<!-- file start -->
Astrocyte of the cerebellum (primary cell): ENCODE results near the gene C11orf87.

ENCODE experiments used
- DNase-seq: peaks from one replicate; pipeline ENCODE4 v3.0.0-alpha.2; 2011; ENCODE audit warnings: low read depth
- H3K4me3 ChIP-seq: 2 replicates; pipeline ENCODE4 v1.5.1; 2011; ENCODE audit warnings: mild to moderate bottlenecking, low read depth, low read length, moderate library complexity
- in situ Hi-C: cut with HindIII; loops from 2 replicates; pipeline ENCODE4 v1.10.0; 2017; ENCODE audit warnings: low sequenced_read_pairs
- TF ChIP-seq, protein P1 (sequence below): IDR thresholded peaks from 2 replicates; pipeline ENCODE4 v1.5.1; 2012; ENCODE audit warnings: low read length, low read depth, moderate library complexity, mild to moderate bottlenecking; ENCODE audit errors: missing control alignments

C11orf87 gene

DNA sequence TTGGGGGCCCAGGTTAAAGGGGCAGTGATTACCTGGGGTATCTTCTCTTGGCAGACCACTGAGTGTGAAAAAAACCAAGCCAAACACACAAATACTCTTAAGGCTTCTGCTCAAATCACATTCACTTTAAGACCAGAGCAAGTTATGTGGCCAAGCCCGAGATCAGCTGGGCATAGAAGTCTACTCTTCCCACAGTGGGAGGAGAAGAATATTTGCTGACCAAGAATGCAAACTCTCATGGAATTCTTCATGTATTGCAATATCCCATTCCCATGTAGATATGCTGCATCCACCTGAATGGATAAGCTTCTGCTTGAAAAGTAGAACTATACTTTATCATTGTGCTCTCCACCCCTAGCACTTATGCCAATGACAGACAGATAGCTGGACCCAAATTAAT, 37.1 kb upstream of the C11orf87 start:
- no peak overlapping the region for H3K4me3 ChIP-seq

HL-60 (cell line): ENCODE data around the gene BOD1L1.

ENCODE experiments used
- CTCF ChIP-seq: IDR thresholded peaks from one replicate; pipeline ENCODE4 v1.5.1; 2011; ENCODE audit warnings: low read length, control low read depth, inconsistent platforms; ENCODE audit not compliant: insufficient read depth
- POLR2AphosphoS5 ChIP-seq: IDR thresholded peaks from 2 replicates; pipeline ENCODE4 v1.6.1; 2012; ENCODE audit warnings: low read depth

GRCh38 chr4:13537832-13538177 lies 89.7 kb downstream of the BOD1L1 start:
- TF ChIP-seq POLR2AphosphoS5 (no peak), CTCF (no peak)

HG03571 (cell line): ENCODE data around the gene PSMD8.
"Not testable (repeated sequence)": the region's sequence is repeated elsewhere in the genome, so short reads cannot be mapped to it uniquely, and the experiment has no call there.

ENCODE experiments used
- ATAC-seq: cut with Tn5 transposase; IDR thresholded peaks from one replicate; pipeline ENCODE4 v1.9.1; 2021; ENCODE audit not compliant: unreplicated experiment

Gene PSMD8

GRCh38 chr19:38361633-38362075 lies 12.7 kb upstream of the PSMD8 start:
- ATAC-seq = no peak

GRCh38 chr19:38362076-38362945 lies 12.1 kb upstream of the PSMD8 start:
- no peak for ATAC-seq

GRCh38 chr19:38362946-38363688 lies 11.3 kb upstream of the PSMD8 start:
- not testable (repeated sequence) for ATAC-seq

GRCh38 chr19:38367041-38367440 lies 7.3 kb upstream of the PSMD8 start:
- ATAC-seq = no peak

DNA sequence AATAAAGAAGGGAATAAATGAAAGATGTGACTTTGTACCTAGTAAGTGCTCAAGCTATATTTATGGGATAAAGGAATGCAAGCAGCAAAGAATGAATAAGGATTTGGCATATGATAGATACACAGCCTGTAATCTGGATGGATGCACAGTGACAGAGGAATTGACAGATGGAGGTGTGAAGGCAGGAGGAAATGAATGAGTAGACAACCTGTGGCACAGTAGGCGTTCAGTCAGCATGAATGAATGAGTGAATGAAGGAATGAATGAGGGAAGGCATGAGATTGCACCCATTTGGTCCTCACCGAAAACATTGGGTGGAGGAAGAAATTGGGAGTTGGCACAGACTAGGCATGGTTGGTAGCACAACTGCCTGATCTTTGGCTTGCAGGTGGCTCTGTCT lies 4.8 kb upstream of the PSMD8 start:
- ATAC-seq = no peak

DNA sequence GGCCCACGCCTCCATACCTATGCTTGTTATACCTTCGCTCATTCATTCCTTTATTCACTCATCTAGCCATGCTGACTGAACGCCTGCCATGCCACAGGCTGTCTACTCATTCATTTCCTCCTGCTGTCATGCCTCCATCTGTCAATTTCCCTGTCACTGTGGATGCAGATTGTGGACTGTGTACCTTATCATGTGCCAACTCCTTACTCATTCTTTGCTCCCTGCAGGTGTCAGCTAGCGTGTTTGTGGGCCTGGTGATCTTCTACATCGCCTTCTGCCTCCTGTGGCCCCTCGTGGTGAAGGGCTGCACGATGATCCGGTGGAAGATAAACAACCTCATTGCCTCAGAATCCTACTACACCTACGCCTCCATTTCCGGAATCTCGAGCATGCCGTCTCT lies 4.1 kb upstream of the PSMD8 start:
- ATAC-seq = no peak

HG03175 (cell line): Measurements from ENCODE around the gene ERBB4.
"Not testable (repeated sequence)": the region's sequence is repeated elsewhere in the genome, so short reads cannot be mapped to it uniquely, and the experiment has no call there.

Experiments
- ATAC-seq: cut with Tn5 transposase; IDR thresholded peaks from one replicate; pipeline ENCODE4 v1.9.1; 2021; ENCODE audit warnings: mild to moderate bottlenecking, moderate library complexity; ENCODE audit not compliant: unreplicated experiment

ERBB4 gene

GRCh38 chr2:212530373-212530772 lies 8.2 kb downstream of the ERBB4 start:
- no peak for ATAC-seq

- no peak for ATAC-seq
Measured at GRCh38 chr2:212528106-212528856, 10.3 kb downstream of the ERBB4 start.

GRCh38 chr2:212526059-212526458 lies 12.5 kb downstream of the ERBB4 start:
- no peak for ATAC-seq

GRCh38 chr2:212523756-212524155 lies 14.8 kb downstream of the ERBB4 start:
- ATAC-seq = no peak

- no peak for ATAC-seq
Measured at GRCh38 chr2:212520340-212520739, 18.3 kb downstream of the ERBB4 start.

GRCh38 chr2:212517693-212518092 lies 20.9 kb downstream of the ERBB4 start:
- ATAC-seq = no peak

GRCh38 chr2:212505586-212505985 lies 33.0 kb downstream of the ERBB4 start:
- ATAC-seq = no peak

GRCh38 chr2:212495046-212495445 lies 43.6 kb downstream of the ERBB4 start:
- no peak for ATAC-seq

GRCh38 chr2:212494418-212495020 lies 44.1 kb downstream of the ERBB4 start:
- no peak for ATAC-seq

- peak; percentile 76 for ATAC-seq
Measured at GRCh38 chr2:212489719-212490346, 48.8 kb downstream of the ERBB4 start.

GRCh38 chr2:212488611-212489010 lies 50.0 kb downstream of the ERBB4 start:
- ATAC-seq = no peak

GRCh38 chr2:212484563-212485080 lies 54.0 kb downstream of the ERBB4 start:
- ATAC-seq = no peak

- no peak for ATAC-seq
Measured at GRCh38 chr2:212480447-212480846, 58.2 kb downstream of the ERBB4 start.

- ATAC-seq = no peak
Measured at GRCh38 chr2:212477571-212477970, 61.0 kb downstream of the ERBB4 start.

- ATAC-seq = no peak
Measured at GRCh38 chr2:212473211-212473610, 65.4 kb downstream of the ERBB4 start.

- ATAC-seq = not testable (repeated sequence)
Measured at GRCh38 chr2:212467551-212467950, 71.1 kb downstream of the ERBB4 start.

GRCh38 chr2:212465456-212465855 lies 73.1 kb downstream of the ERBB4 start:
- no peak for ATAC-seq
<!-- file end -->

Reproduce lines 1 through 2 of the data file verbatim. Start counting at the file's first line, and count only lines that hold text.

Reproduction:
Astrocyte of the cerebellum (primary cell): ENCODE results near the gene C11orf87.

ENCODE experiments used